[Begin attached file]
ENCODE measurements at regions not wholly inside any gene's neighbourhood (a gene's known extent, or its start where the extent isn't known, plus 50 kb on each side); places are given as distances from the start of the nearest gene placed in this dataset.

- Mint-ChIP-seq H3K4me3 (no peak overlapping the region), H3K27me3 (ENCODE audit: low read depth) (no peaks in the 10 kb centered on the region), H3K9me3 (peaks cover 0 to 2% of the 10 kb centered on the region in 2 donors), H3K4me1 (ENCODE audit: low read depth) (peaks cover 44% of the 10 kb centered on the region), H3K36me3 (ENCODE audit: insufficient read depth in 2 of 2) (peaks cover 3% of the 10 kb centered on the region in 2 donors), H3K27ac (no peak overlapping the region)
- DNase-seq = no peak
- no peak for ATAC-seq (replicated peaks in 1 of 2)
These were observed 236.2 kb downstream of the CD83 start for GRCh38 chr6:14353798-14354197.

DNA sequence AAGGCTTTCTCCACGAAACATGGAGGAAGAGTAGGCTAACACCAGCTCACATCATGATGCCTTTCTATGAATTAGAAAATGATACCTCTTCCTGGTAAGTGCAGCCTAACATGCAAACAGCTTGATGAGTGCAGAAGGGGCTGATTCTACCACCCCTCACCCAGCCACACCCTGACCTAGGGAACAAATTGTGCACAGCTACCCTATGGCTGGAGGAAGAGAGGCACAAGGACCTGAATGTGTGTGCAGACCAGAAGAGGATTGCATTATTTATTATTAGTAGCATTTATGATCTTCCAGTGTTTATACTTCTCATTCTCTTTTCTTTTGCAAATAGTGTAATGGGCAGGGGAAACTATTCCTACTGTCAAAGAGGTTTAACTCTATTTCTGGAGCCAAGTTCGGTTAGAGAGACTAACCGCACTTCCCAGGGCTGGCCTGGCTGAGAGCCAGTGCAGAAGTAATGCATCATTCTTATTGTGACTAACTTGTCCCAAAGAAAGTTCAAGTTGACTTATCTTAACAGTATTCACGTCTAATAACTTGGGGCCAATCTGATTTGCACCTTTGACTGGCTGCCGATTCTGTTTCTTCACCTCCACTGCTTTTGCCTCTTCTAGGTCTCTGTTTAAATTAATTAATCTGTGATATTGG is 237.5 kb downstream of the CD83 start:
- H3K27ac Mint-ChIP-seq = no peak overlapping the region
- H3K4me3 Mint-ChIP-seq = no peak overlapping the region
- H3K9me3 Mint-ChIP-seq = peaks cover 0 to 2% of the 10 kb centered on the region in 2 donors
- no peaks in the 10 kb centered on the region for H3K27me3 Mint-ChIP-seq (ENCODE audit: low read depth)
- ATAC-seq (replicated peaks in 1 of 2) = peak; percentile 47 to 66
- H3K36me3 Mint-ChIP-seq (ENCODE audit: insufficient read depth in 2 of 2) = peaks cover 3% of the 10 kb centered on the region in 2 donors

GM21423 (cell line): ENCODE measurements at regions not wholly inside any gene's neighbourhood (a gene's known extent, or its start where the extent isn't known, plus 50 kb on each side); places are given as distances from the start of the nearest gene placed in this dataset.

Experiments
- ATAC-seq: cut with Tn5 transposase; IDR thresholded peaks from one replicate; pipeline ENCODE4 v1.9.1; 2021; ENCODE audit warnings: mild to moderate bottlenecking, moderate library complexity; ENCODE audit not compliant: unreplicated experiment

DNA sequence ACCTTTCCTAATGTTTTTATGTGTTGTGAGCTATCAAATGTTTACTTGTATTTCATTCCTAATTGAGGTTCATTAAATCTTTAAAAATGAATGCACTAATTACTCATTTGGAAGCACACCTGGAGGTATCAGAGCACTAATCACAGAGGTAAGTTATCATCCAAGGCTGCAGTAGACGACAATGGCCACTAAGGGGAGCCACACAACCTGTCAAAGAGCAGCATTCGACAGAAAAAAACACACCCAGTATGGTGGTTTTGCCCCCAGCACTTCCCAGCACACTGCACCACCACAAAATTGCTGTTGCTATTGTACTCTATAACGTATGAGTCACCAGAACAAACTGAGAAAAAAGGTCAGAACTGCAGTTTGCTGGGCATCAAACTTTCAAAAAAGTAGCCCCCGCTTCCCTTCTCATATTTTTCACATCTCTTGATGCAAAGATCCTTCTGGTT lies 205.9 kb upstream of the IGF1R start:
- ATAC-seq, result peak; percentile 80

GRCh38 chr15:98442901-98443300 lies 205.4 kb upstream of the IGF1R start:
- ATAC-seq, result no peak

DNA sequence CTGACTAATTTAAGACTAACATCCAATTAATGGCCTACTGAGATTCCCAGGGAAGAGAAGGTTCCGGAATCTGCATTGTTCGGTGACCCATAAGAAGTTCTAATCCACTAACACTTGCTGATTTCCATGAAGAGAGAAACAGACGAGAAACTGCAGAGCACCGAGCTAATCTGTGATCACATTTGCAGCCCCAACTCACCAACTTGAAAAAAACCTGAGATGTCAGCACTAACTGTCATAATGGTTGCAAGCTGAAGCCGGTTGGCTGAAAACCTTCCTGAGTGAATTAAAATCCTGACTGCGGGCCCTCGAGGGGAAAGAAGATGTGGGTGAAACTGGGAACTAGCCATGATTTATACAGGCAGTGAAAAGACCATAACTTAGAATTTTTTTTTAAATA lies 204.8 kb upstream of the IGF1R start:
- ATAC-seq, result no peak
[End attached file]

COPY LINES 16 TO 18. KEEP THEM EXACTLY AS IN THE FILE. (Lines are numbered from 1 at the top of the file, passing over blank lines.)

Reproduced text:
DNA sequence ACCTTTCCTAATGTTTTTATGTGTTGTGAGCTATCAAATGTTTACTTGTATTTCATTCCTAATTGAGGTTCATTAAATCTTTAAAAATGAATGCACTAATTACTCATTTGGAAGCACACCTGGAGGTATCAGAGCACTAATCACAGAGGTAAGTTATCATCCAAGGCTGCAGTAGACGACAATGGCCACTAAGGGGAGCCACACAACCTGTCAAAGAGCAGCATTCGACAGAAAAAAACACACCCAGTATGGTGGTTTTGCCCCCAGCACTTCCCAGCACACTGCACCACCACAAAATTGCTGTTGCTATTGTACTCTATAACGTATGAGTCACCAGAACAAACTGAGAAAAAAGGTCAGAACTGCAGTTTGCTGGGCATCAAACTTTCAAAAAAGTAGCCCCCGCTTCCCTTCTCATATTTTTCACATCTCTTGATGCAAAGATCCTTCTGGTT lies 205.9 kb upstream of the IGF1R start:
- ATAC-seq, result peak; percentile 80

GRCh38 chr15:98442901-98443300 lies 205.4 kb upstream of the IGF1R start: